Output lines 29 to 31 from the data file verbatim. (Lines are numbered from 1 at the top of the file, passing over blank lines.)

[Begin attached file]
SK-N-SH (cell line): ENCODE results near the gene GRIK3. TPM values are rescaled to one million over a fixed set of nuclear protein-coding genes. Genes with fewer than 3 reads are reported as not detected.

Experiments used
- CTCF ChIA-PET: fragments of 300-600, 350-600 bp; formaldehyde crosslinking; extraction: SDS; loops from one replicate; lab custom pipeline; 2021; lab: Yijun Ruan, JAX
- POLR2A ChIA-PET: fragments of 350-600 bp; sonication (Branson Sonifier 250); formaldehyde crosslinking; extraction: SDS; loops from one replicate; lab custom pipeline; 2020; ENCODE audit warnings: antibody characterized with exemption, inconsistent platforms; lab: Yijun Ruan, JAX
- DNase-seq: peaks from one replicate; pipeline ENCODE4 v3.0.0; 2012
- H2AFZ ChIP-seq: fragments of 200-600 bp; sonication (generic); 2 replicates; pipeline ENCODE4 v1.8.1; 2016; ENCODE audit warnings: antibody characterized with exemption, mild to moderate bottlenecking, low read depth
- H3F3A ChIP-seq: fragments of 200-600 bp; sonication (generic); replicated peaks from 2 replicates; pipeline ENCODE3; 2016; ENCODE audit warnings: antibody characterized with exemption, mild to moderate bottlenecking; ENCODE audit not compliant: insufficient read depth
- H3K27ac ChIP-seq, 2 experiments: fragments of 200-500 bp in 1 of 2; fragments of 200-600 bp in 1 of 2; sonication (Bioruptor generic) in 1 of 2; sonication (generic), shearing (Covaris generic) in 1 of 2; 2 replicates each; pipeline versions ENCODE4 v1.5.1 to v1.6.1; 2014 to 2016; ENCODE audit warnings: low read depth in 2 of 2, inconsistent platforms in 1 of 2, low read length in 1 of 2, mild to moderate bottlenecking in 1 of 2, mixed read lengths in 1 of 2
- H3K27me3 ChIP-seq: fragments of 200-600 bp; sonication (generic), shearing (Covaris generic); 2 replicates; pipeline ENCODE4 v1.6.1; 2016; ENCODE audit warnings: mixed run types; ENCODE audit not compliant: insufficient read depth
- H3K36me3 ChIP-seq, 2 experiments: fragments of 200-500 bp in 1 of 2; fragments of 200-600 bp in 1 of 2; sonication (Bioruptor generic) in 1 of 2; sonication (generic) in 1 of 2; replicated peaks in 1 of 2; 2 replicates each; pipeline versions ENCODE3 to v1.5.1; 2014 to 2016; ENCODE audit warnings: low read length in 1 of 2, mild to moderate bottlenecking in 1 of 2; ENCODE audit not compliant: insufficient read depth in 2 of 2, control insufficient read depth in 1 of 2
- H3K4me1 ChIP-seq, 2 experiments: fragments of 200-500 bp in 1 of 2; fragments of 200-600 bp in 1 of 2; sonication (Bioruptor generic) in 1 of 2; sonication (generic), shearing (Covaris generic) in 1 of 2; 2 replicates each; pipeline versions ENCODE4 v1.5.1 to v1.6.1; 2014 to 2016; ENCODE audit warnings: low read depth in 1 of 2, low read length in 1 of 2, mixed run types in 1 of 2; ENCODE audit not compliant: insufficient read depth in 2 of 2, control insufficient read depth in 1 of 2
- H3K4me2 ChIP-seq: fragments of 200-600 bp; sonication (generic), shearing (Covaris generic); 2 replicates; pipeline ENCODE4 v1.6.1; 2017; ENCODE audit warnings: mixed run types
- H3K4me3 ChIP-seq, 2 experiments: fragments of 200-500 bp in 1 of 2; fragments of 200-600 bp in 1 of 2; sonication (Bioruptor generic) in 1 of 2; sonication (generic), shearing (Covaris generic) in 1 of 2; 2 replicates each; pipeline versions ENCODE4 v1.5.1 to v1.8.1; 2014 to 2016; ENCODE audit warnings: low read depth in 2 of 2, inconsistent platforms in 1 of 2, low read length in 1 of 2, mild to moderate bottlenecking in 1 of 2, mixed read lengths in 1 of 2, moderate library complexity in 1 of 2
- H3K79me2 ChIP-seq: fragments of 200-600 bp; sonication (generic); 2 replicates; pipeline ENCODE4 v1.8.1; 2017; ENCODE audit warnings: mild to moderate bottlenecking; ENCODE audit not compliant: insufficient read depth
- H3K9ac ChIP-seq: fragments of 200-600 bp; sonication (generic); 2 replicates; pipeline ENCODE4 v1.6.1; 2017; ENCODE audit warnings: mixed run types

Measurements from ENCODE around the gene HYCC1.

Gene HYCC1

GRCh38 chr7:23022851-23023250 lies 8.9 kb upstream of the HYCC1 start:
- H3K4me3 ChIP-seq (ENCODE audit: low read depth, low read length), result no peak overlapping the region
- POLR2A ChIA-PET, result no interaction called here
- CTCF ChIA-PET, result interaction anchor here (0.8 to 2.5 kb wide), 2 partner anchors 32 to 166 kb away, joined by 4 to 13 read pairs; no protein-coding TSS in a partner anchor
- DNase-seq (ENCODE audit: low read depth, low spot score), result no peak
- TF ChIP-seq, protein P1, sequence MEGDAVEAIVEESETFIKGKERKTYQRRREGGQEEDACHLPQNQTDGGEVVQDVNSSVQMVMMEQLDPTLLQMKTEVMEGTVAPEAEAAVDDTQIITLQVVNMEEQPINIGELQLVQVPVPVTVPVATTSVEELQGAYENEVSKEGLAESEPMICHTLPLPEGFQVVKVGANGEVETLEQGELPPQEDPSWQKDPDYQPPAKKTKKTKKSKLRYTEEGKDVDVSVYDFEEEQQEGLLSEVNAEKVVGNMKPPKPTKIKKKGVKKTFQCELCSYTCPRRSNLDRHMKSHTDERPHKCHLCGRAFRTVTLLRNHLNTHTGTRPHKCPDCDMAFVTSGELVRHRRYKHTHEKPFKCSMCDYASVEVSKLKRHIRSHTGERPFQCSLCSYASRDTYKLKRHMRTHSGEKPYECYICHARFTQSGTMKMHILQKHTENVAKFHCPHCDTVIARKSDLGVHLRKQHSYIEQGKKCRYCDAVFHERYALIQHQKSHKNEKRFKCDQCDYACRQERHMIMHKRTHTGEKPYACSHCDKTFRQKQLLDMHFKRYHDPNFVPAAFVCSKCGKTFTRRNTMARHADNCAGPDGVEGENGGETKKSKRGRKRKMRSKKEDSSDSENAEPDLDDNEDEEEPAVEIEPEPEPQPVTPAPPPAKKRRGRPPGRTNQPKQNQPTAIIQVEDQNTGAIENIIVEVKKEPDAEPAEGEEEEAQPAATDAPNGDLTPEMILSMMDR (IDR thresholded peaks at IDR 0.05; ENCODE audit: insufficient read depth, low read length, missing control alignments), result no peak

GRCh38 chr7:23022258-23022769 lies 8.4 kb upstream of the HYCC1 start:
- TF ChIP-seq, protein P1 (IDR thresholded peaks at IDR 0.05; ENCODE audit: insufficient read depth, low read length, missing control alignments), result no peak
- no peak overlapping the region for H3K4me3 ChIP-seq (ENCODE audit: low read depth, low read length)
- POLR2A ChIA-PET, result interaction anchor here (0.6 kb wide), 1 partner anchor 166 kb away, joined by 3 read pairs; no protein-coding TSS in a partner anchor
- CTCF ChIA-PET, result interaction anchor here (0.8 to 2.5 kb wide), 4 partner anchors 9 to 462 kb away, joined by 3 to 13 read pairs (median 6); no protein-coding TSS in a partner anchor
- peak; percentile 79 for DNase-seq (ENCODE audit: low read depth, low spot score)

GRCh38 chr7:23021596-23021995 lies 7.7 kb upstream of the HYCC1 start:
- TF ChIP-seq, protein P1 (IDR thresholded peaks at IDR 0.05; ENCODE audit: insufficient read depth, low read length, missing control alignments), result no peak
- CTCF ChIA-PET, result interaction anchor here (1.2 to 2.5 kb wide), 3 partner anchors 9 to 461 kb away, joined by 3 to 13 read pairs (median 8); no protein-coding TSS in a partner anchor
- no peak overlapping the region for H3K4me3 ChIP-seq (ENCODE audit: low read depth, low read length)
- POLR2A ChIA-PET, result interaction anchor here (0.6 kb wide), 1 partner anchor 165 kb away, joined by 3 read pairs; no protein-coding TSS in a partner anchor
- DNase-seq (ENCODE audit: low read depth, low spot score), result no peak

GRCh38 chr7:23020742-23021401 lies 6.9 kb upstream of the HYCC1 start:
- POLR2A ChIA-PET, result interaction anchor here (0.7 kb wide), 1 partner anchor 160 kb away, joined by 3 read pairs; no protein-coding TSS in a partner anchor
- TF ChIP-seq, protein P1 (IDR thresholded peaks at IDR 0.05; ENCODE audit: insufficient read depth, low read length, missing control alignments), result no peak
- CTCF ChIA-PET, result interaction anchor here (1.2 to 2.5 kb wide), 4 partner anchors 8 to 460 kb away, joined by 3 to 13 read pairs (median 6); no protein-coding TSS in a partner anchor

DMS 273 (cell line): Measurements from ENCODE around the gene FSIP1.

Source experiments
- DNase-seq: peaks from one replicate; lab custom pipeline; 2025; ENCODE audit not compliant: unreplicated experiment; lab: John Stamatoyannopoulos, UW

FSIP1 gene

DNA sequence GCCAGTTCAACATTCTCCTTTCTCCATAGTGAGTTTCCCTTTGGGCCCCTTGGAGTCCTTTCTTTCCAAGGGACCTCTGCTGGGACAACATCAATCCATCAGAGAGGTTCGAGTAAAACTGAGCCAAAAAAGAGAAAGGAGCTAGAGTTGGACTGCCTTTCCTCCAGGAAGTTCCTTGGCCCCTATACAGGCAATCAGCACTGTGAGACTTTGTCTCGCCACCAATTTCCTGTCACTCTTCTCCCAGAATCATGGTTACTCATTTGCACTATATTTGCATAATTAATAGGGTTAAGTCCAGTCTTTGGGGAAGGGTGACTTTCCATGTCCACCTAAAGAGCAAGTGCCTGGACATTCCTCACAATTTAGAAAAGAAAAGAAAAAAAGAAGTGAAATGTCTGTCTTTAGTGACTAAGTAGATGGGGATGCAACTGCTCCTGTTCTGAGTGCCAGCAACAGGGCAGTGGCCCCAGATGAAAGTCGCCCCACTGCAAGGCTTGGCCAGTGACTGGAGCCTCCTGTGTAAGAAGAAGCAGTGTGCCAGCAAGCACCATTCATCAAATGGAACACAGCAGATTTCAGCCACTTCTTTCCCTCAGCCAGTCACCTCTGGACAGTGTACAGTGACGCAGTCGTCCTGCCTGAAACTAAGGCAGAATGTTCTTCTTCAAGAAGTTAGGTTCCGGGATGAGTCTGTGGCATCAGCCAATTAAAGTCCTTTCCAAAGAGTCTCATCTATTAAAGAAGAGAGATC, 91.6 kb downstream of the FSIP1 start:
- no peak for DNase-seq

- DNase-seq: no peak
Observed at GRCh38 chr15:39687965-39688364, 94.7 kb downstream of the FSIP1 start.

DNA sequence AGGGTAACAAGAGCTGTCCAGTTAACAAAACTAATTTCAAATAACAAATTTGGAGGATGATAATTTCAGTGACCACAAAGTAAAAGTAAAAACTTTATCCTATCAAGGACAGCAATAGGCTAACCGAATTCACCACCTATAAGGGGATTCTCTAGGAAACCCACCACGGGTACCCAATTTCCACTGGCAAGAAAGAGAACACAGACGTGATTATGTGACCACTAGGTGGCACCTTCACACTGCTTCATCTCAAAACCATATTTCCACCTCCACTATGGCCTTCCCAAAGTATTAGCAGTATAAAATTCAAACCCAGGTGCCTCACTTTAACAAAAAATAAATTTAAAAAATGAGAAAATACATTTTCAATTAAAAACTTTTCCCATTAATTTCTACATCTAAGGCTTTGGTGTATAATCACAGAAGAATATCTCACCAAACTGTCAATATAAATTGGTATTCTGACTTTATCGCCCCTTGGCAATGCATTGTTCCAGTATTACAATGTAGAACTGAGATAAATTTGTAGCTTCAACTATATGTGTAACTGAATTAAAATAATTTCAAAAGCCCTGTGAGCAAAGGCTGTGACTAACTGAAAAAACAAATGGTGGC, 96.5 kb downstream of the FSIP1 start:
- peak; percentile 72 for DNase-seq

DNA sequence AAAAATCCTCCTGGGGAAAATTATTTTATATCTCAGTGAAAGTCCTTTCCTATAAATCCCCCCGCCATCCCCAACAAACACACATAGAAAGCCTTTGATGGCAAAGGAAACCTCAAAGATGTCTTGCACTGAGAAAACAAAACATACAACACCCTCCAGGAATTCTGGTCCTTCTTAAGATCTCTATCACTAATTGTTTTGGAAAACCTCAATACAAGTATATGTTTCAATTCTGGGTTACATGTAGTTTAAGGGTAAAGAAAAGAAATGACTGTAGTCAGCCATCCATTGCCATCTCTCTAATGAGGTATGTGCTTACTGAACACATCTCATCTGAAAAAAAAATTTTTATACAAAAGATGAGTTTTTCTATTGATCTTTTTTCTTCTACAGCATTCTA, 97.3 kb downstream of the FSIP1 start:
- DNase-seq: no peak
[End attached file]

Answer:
- peak; percentile 79 for DNase-seq (ENCODE audit: low read depth, low spot score)

GRCh38 chr7:23021596-23021995 lies 7.7 kb upstream of the HYCC1 start:
- TF ChIP-seq, protein P1 (IDR thresholded peaks at IDR 0.05; ENCODE audit: insufficient read depth, low read length, missing control alignments), result no peak